Limited Tort vs. Full Tort

Understanding The Differences Between Limited Tort And Full Tort

When a car accident happens, the path to getting back on the road and resuming your life is not always clear. Injuries may be keeping you away from work, and your monthly bills continue to show up despite the interruption to the normalcy you once knew.

An accident can range from a minor inconvenience to a full-on threat to your livelihood. With this in mind, it is always helpful to consult with an experienced personal injury attorney, such as ours at McCormick & Vilushis LLC. We understand the legal options that Pennsylvania state law affords you, and we can help you make sense of the insurance coverage that is involved.

What Is Tort Insurance?

In the state of Pennsylvania, motorists can opt to carry limited or full tort insurance coverage. Before auto insurance was segmented in this way, individuals were able to sue for pain and suffering damages regardless of the scope of the accident. This proved to be a sizable burden on the small claims court system, and drivers were seeing their premiums increase at dramatic rates.

Why Is There A Need For Two Types Of Insurance?

While having auto insurance coverage split into two categories does create for a degree of confusion, it also serves a purpose. How much coverage a driver wishes to carry is up to them, but there are benefits and drawbacks involved in each selection.

What Is Limited Tort Insurance?

In the state of Pennsylvania, limited tort insurance is a vehicular insurance product that limits what kind of damages can be pursued in the event of an accident.

Can you sue with limited tort in Pennsylvania?

With limited tort insurance, there are specific limitations on what a driver can recover after an accident.

This type of coverage only allows an individual to sue for financial losses such as vehicle damage, lost wages and medical expenses not covered by insurance.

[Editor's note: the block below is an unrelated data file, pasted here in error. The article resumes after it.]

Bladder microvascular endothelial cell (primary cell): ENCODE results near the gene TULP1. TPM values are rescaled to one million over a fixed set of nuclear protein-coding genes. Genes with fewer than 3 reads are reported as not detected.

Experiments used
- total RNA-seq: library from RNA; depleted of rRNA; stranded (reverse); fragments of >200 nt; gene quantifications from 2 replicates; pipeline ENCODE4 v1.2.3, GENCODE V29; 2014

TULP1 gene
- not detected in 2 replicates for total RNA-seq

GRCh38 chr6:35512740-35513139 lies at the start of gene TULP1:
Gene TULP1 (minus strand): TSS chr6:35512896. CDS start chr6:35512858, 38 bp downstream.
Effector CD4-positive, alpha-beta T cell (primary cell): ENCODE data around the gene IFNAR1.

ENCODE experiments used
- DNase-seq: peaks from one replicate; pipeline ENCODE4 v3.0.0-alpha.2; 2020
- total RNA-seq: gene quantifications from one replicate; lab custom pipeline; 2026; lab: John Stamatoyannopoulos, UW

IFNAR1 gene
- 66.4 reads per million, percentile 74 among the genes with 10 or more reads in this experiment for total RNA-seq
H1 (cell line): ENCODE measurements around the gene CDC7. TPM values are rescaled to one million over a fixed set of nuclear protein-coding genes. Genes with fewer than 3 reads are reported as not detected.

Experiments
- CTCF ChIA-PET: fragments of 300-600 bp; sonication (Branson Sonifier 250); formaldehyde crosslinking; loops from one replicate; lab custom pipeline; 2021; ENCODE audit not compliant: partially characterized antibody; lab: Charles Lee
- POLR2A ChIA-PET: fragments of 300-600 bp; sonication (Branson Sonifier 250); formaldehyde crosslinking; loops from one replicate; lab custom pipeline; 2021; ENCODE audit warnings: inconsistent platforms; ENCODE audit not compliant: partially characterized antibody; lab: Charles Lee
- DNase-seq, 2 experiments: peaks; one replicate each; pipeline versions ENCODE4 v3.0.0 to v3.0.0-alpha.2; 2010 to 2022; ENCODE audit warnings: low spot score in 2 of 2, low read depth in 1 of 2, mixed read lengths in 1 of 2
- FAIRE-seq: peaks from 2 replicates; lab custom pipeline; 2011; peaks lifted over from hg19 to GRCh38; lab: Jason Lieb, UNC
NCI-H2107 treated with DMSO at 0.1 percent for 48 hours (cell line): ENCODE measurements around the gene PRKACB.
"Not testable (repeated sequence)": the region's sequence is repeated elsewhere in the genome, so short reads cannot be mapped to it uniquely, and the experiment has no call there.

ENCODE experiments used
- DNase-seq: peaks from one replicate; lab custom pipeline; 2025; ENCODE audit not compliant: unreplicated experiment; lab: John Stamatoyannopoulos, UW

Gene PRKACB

Even if you selected limited tort coverage on your insurance policy, you are not necessarily bound to that level of coverage. Certain circumstances allow a claimant to “pierce” the limited tort barrier and pursue full tort coverage limits. These circumstances include:

  • You suffered a serious injury.
  • The vehicle is registered out of state.
  • The other driver is convicted of DUI or placed in the Accelerated Rehabilitative Disposition (ARD) Program.
  • The injured driver is operating a commercial vehicle.

Despite these exceptions, this type of insurance is still less expensive to carry due to the narrower options available for recoverable damages.

Full Tort Insurance

Full tort insurance represents a more all-encompassing form of coverage than that of limited tort. While the premiums for this type of coverage are higher, these policies allow an individual to sue for pain and suffering damages if another driver is liable. The severity of the accident is often immaterial in order to file suit, and an individual will only need to prove a certain degree of pain.

Having full tort insurance can be an invaluable asset after an accident, as it gives you a clearer road to maximum compensation in the form of a full tort settlement. Whether this type of coverage is right for you depends on a multitude of factors, including how much risk you are willing to accept as a driver.

Have You Been Involved In An Accident? Call Us Now.

If you were recently the victim of a car accident, our Erie-based attorneys can help. Call us today at 814-455-5362 or send us an email to arrange for your free initial consultation.

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